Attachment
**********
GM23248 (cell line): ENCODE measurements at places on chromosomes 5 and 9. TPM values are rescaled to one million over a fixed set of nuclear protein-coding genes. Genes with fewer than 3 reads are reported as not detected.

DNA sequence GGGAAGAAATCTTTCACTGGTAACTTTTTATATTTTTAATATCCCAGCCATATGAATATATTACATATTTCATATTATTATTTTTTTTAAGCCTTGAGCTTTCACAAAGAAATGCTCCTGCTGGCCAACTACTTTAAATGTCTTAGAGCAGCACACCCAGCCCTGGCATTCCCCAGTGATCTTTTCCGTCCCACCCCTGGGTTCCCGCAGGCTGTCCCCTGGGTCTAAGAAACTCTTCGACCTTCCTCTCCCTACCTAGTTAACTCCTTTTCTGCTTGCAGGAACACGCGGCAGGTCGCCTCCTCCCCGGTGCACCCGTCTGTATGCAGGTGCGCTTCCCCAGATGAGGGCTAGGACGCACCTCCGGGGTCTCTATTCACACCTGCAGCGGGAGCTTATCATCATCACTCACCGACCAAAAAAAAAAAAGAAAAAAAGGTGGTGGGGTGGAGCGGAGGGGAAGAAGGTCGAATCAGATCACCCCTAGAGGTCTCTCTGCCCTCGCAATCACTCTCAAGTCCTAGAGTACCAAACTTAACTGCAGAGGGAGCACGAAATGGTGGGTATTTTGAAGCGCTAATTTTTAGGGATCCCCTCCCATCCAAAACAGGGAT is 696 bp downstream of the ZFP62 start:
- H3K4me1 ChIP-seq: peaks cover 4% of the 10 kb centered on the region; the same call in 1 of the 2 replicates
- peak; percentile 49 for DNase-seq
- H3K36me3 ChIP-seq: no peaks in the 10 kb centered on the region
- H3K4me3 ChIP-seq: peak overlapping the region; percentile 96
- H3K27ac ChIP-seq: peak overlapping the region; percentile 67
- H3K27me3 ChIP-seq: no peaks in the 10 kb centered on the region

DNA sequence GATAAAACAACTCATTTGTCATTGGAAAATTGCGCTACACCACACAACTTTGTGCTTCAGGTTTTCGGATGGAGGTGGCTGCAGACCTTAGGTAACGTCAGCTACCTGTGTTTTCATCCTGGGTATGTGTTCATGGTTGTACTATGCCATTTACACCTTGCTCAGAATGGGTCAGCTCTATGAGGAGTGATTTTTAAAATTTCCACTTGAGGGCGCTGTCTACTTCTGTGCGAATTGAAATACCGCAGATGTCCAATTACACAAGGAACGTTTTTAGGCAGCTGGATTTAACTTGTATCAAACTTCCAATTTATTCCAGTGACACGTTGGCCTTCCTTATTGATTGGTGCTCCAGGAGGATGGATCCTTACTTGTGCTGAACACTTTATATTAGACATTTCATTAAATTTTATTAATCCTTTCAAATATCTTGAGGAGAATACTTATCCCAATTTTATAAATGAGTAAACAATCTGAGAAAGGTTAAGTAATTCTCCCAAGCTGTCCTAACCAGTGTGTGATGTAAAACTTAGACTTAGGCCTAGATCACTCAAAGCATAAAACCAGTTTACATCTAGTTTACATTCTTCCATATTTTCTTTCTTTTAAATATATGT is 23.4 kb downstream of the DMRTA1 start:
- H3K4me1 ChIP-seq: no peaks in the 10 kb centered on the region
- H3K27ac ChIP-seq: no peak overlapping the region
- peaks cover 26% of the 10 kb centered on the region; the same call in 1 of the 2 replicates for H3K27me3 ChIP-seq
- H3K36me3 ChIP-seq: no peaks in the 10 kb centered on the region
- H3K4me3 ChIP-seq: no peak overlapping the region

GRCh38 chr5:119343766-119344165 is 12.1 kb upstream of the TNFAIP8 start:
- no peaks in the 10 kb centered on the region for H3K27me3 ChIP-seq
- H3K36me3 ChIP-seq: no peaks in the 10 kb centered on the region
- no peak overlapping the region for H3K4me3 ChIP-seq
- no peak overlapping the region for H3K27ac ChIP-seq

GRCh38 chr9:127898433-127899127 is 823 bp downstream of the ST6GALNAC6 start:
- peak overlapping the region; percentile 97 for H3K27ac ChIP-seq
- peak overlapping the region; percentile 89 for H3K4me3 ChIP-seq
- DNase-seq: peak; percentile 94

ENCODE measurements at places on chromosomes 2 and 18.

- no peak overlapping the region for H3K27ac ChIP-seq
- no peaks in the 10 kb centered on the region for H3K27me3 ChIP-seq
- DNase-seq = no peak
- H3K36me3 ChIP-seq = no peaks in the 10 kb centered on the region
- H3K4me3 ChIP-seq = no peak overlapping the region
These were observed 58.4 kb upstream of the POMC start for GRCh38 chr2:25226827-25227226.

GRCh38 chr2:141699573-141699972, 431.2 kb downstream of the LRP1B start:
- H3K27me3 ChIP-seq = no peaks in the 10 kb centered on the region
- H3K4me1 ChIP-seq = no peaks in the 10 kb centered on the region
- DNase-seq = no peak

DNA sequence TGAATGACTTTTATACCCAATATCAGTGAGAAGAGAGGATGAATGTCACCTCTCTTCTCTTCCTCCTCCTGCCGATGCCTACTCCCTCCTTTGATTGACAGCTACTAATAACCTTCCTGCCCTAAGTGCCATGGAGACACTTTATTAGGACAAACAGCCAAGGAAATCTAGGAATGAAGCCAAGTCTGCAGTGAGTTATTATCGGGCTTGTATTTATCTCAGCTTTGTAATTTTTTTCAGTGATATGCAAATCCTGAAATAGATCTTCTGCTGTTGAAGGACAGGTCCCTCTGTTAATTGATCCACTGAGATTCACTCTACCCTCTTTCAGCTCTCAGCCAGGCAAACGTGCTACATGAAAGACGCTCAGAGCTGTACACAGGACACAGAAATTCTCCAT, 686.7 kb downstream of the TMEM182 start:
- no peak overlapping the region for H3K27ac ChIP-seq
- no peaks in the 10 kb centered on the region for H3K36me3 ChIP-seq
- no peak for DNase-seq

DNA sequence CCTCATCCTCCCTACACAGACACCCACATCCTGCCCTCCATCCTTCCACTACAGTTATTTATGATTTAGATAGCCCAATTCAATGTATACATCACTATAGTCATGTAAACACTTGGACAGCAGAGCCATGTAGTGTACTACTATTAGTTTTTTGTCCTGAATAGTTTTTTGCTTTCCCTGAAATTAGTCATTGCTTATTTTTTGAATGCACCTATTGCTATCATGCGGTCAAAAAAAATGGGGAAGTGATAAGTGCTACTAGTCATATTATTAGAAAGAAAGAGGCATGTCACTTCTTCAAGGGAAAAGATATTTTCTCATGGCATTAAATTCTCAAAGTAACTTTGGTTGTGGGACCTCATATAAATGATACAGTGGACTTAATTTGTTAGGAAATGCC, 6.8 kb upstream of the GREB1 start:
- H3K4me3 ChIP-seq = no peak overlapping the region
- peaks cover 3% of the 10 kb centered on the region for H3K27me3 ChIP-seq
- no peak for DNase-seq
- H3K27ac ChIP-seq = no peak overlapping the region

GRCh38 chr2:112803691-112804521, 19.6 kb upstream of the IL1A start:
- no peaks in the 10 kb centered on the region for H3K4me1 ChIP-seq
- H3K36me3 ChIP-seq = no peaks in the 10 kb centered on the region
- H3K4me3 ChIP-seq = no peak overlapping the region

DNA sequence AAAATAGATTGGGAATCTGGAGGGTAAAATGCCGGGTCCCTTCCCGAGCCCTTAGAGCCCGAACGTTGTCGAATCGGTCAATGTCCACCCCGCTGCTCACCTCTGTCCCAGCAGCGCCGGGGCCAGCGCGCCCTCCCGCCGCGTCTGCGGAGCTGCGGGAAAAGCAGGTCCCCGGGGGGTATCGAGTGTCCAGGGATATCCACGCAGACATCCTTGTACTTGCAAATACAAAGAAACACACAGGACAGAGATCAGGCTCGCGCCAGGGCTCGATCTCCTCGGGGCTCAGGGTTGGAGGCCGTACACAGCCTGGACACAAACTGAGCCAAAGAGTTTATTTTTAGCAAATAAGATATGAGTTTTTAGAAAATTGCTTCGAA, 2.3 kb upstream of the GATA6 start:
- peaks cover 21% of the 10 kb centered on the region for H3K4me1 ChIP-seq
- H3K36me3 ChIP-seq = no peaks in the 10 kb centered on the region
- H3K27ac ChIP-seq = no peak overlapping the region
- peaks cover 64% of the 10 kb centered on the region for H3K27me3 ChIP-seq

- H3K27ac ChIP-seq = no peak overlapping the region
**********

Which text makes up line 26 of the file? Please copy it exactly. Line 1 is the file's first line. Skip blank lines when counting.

- no peaks in the 10 kb centered on the region for H3K27me3 ChIP-seq